Vail Daily column: The bald eagles of Eagle County
Vail, CO Colorado
The bald eagle (Haliaeetus leucocephalus) is one of the largest raptors in North America. This bird of prey is well recognized as the national symbol of the United States and is identified by its bright white head and tail, its large, dark brown body and wings, and its yellow bill and feet. In addition, fish comprise a large portion of the bald eagle’s diet, and so it is no surprise that bald eagles are often found near lakes, reservoirs, marshes, rivers and coasts.
The changing seasons bring many challenges to a bald eagle’s habitat and food availability. This is a similar story for many birds, and bald eagles are just one of many migratory birds species found in Colorado. Some birds arrive and stay for the summer. Some birds just migrate through, not even staying for a whole season. But the bald eagles will generally spend their summers in Alaska and Canada but shift south and spend their winters in the lower 48 states.
Bald eagles have complex migration patterns that depend on age, breeding location and food availability. Adult bald eagles in Alaska and Canada will begin their fall migration when northern lakes and rivers freeze and food becomes scarce. Compared to their spring migration northward, bald eagles seem to travel at a leisurely pace in the fall, sometimes remaining in an area for a week before continuing their journey. Adult bald eagles do not migrate with juveniles who are actually entirely dark brown in color and do not get their “bald” white feathers until their fourth or fifth year. Young eagles will migrate before their parents, and some will wander in a wide range during their first few years.
To conserve energy during migration, eagles soar on columns of rising air called thermals. After using a thermal to reach higher altitudes, an eagle will glide in the direction of its migration until it finds the next thermal to repeat the process.
During winter, bald eagles gather in large numbers at communal roosts and feeding sites. In Colorado, look for them hunting around unfrozen lakes, reservoirs and rivers. According to Colorado Parks and Wildlife, there are anywhere between 400 and 1,000 bald eagles that spend their winter in Colorado.
Participate in The Longevity Project
The Longevity Project is an annual campaign to help educate readers about what it takes to live a long, fulfilling life in our valley. This year Kevin shares his story of hope and celebration of life with his presentation Cracked, Not Broken as we explore the critical and relevant topic of mental health.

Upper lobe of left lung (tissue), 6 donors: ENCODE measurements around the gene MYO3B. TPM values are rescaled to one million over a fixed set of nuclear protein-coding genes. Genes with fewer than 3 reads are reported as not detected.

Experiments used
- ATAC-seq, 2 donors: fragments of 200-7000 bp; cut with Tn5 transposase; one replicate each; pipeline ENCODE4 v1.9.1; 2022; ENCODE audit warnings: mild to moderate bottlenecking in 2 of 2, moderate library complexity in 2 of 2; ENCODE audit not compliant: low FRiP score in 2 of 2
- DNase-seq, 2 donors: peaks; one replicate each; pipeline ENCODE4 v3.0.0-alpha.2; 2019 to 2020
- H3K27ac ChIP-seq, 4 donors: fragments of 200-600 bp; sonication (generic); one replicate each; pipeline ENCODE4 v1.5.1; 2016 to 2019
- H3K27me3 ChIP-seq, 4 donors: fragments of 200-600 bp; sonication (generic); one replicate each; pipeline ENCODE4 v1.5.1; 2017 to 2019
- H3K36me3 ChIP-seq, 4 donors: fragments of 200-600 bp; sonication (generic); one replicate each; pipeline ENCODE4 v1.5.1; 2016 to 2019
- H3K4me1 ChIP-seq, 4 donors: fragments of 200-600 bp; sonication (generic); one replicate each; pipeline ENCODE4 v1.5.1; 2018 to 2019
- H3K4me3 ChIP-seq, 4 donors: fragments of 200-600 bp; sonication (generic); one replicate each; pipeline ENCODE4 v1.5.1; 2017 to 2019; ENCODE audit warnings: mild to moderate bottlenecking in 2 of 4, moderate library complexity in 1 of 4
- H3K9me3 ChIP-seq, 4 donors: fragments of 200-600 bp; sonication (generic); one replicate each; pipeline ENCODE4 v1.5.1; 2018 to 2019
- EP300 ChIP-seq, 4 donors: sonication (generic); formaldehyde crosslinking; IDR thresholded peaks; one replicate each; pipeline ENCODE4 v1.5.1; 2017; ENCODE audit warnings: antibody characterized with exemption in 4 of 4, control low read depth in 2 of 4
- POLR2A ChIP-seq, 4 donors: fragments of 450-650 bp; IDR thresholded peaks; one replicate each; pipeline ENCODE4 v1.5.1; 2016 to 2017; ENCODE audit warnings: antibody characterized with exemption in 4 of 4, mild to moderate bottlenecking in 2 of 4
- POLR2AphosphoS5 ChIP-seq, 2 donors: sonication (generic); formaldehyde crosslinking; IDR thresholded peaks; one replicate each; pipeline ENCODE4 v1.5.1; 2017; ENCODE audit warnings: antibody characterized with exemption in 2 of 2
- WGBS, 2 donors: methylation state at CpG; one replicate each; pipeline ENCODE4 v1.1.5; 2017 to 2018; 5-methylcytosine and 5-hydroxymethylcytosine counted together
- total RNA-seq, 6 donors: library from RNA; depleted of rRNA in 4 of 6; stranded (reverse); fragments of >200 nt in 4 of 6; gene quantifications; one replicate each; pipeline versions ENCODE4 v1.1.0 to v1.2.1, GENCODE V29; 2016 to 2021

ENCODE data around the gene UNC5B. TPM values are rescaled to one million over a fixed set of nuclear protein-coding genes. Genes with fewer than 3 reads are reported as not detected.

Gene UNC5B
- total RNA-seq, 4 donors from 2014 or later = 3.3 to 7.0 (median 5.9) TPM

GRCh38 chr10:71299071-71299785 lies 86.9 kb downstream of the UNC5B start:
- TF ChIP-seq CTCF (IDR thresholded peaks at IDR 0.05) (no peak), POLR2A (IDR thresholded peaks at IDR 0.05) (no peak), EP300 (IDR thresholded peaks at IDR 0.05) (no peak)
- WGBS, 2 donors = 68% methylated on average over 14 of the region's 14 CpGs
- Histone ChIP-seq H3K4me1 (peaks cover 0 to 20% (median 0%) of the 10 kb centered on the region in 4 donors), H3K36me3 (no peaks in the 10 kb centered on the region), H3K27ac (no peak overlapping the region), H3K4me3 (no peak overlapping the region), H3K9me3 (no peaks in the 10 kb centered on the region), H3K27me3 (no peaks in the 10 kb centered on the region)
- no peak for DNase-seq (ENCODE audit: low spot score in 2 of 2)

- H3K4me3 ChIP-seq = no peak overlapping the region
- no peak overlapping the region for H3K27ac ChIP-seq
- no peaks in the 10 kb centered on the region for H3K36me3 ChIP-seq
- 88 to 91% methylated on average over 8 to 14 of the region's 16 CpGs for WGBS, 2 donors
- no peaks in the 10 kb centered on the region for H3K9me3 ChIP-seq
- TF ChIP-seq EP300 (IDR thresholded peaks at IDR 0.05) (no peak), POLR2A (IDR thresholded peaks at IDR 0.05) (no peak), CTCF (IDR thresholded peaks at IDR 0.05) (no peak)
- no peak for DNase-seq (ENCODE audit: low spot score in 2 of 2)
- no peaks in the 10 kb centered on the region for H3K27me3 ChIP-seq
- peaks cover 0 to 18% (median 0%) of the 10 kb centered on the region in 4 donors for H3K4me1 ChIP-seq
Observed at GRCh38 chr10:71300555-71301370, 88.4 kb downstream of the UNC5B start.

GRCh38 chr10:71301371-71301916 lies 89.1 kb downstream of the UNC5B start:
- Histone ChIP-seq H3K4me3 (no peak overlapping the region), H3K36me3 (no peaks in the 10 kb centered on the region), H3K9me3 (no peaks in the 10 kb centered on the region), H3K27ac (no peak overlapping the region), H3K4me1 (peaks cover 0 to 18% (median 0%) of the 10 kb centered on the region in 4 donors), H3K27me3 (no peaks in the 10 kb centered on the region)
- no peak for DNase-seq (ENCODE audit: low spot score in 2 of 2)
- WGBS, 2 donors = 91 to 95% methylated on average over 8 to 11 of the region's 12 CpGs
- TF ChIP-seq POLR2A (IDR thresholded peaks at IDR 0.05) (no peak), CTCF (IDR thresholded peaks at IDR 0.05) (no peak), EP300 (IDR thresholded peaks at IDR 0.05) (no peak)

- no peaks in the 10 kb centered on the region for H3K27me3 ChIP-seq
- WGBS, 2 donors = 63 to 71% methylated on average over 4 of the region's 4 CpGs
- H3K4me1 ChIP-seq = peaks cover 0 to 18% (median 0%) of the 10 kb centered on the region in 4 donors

However, this has not always been the case. Although they have been protected in the United States since the Bald Eagle Protection Act of 1940, bald eagle populations have significantly declined as a result of habitat loss, chemical pollutants and illegal shooting. Perhaps the most notable impact on bald eagle populations occurred after World War II with the increased use of DDT on American farms. This pesticide was deposited via runoff into lakes, streams and rivers and then gathered in fatty tissue of fish. Many eagles feeding on these fish were unable to reproduce while other eagles produced unhealthy eggs that were so weakened by the pesticide that they cracked under the weight of nesting adults. In the 1960s, there were approximately 417 eagles that survived in the lower 48 states, and bald eagles were declared an endangered species.
Fortunately, with increased awareness and conservation efforts, including the banning of DDT, bald eagle populations have made a successful comeback. In 2007, populations had significantly recovered with nearly 10,000 bald eagles nested in the lower 48 states, and the bald eagle was delisted as an endangered species.
In the Eagle Valley, keep a look out for bald eagles that have migrated here for the winter, especially in the tree-lined areas near the Eagle River! Let their presence remind you that despite how fierce and strong life may appear to be, existence is a fragile thing and our human impact does not go unnoticed by the natural world.
Theresa O’Halloran is a naturalist at the Walking Mountains Science Center.